Keystone Development Advisors
A Land Development Consulting Company
Keystone Project History
Crossroads, Labelle, Florida
64-acre Commercial Property, presently in the planning stage.
Duke Grove, LaBelle, Florida
280 Acres. This property was un-entitled with agricultural zoning when purchased.
Colonial Plaza, Fort Myers, Florida
A 96-acre mixed-use development with 800 multi-family units and 340,000 square feet of retail and office. This property was un-entitled with agricultural zoning when purchased.
Estero Golf Resort, Estero, Florida
A 315 acre mixed use development with 820 dwelling units, including 340 multi-family units, 20,000 square feet of office space and 320,000 square feet of retail/commercial space. This property was un-entitled with agricultural zoning when purchased.
A 110-acre residential development bisected by the Estero River with 236 single-family lots and 118 town homes. This property was zoned for residential development when purchased. The completed project contained almost 3 miles of roads and two bridges crossing the Estero River. The project was constructed in nine months at a cost of four million dollars.
Troon Lakes, Naples, Florida
A 25-acre residential development located in the Pelican Marsh DRI with 81 single-family lots. This property was zoned for residential development when purchased. The completed project contained a mile road and a simulated bridge at the project entrance.
Ivy Pointe, Naples, Florida
A 14-acre residential development located in the Pelican Marsh DRI with 42 single-family lots. This property was zoned for residential development when purchased. The completed project consisted of a single cul-de-sac one thousand feet long.
In addition to the above projects, David Farmer, PE, AICP was a consulting engineer on the following projects prior to forming Keystone Development Advisors, LLC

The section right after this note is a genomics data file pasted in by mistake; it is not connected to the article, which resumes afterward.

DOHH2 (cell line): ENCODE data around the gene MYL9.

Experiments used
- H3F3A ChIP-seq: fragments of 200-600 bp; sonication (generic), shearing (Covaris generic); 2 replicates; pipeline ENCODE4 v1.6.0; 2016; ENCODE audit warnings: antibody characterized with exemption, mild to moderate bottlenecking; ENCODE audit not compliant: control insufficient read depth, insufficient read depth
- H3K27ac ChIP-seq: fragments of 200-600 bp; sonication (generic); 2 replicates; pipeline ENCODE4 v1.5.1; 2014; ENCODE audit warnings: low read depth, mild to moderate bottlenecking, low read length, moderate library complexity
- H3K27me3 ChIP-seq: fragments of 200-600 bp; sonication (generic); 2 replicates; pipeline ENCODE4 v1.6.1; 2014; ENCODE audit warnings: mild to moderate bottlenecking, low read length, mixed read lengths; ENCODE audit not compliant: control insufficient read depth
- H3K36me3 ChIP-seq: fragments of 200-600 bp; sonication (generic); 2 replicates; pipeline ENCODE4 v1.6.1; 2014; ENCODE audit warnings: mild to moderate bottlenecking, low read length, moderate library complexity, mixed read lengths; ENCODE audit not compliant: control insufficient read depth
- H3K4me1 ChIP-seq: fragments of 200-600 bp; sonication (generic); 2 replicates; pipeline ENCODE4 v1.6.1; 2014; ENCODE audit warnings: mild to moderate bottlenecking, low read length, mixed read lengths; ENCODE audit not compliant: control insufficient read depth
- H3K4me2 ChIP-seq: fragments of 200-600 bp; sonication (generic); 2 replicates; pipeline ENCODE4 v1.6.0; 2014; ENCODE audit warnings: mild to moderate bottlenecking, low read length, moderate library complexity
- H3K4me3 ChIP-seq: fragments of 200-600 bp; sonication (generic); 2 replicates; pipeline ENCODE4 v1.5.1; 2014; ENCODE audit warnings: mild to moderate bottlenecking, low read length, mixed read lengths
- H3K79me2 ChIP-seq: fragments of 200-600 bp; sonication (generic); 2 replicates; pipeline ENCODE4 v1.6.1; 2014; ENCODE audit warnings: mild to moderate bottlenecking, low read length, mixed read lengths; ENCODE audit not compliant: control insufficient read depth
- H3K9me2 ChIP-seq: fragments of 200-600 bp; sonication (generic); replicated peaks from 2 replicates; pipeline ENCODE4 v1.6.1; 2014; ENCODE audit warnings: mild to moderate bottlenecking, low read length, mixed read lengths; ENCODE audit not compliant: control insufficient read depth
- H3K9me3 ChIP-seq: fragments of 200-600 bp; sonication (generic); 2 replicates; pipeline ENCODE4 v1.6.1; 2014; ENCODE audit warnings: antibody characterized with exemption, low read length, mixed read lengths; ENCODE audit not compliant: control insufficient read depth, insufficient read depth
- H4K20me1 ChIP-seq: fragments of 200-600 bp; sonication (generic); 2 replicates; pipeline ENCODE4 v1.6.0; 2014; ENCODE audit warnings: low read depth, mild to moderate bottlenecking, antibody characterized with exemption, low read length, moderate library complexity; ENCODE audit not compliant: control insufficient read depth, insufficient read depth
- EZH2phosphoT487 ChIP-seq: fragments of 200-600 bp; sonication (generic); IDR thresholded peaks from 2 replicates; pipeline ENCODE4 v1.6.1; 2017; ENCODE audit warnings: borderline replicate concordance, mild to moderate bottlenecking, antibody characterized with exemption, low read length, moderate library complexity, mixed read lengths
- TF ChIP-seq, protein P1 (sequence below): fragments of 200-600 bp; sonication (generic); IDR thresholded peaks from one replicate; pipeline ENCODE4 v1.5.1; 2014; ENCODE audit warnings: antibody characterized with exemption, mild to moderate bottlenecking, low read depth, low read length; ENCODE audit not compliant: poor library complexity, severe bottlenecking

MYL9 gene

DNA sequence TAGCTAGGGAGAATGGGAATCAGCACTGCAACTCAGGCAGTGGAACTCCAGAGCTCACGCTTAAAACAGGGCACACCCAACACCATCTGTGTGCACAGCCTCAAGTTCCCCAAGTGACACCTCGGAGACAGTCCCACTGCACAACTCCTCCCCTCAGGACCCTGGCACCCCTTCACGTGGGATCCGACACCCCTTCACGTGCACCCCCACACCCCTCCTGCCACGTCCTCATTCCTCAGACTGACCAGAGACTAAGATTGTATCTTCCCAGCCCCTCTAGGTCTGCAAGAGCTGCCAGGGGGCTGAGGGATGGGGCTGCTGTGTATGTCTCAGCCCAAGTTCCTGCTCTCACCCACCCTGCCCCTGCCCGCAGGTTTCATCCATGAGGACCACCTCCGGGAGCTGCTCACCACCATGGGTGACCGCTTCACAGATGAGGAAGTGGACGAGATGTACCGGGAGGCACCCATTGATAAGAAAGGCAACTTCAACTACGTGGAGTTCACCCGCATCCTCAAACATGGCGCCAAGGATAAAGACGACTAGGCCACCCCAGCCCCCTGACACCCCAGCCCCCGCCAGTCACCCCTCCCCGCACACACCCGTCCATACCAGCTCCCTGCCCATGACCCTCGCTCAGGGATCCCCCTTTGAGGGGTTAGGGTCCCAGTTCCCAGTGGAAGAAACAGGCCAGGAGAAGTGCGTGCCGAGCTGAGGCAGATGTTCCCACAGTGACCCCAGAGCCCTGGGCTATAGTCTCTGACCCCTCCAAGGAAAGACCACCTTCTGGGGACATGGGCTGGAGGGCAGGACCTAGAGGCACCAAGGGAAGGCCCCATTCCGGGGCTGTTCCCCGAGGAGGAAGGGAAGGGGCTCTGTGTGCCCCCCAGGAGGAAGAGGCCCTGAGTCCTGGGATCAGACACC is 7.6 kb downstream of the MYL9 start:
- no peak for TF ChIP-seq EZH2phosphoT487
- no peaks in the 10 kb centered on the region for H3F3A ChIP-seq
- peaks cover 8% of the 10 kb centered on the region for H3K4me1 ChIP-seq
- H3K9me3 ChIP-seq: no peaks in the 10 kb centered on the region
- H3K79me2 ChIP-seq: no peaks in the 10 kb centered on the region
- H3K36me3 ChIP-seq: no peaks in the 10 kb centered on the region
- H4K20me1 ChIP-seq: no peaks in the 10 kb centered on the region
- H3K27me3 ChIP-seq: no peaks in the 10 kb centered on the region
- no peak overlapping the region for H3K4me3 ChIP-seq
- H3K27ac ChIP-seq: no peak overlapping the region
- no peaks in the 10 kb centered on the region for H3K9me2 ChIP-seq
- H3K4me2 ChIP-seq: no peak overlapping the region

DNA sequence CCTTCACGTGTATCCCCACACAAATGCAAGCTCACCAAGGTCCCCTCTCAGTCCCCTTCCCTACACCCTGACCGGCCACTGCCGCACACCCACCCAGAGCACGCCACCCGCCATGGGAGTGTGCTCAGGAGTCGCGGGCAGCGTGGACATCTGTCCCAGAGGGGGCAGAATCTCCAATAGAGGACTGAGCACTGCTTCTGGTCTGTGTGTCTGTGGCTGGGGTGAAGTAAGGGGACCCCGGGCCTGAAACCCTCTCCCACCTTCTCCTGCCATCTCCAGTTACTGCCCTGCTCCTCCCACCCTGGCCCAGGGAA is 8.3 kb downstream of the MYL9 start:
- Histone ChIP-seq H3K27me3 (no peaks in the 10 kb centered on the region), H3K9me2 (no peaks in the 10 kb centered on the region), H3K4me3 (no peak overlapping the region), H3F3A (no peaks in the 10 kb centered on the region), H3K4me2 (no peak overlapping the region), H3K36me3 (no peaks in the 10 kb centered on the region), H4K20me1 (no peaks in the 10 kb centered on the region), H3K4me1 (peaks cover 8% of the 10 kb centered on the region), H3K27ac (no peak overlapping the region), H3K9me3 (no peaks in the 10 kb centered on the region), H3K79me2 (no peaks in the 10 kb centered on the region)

Islandwalk Town Center and Town Homes, Naples, Florida
A 19-acre tract in the center of a 2,000 unit residential development known as the Islandwalk DRI. The development on this tract consisted of a 70,000 square foot town center with retail and recreation facilities to serve the projectís 4,000 residents. Next to the town center a traditional neighborhood development composed of 120 town homes with rear alleys and on-street guest parking in front.
David was responsible for taking onionskin sketches of the various components and developing a comprehensive plan that would integrate the two projects facilities and provide a pedestrian friendly environment where residents could live, shop and play.
Bayfront, Naples, Florida
A 9-acre tract in downtown Naples comprised of eight structures, a three-story office building, five mixed-use five-story buildings and two two-story parking garages. The first floor of the mixed-use buildings was designated commercial with the four upper stories consisting of condominiums. The completed site has 157 condominiums and over 100,000 square feet of commercial space. The site was previously a grocery shopping center that failed in the 1980ís. Planning the placement of structures, utilities and transportation facilities was challenging and involved the coordinated effort of many professionals.
David was responsible for managing the projectís construction and making plan and field changes as necessary to minimize delay. Shortly after utility construction started, a field condition not known to the design engineer, forced a temporary halt of construction while the entire utility and drainage system were redesigned to accommodate the field condition.
Grand Central Station, Naples, Florida
This 25-acre tract in downtown Naples is across the street from Bayfront and has a 160,000 square foot shopping center that is being used for medical offices. The owner, Naples Community Hospital, wanted to capitalize on the success of Bayfront by demolishing the existing facilities and constructing a new multi-building development with retail on the first floor and apartments on the upper floors. The large tract was to be subdivided by extending 3rd Avenue South through the parcel and connecting to Bayfrontís entrance.
David was a member of the planning team charged with creating the new plan for Grand Central Station. As the planning stage was near complete, a local referendum was passed by voters limiting the height of new buildings to 42 feet. The property owner felt the height limitation would not allow the property to developed to itís potential and stopped all work.
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